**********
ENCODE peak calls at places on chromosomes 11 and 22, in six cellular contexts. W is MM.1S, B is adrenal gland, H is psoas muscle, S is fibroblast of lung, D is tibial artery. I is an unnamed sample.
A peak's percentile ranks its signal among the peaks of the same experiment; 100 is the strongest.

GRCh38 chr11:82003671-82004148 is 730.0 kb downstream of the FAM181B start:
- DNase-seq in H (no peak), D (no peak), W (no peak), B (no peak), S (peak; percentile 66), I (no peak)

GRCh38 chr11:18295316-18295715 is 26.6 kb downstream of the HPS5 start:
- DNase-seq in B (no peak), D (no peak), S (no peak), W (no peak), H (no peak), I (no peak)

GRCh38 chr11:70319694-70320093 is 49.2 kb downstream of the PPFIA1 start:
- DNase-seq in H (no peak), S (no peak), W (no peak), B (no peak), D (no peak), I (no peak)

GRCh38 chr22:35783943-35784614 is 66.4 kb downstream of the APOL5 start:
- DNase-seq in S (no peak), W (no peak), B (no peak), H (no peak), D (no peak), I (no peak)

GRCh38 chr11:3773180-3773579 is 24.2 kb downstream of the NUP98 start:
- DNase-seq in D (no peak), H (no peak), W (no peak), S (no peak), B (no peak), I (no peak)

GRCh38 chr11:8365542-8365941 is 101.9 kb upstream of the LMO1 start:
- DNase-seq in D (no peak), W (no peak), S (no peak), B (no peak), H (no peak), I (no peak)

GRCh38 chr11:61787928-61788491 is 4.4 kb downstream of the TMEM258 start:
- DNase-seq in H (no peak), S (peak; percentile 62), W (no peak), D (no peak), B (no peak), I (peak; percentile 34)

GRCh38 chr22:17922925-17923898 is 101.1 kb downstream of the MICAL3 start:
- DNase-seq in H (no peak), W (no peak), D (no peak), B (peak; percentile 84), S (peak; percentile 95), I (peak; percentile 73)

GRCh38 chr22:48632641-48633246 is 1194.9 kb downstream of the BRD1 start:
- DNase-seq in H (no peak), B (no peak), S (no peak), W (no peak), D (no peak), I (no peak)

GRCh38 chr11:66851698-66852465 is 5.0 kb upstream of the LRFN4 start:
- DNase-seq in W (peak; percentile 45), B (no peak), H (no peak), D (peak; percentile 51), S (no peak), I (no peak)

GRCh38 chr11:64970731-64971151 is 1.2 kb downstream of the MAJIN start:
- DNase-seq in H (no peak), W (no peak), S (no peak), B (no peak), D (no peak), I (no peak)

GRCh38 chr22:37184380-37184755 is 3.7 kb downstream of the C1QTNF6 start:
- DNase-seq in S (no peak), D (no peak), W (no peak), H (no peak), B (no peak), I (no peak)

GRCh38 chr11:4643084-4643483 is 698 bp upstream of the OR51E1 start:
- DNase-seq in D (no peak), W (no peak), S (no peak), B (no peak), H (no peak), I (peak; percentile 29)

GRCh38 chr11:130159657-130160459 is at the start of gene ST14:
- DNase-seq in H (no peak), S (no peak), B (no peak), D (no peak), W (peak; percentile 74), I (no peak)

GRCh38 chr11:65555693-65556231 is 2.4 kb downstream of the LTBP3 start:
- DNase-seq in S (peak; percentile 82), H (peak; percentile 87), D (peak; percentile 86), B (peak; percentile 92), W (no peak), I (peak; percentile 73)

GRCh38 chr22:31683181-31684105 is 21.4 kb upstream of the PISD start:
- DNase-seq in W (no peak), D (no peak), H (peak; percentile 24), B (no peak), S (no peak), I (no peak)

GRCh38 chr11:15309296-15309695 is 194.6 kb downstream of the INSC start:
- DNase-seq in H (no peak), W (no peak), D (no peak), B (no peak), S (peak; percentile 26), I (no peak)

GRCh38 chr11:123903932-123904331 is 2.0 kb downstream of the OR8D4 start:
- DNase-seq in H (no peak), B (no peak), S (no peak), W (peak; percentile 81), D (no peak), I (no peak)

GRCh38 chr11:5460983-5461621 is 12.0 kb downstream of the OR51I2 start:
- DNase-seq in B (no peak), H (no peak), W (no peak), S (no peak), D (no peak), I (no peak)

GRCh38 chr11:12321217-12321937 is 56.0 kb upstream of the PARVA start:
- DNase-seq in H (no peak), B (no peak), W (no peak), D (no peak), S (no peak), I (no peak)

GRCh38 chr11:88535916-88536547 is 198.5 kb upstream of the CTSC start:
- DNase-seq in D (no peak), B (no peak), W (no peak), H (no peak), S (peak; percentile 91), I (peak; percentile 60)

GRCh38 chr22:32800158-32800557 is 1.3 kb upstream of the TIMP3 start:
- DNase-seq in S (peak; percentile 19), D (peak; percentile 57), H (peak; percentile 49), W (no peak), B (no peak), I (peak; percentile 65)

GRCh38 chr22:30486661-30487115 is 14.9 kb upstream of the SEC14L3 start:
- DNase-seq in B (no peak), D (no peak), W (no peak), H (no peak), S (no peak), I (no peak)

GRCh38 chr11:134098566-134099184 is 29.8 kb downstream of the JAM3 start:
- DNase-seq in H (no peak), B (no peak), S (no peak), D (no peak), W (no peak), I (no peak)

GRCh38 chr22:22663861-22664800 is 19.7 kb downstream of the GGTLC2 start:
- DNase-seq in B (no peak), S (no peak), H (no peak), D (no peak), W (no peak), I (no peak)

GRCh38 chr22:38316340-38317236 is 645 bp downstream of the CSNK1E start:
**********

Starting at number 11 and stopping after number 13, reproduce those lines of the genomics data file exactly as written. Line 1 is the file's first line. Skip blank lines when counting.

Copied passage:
GRCh38 chr11:3773180-3773579 is 24.2 kb downstream of the NUP98 start:
- DNase-seq in D (no peak), H (no peak), W (no peak), S (no peak), B (no peak), I (no peak)

GRCh38 chr11:8365542-8365941 is 101.9 kb upstream of the LMO1 start: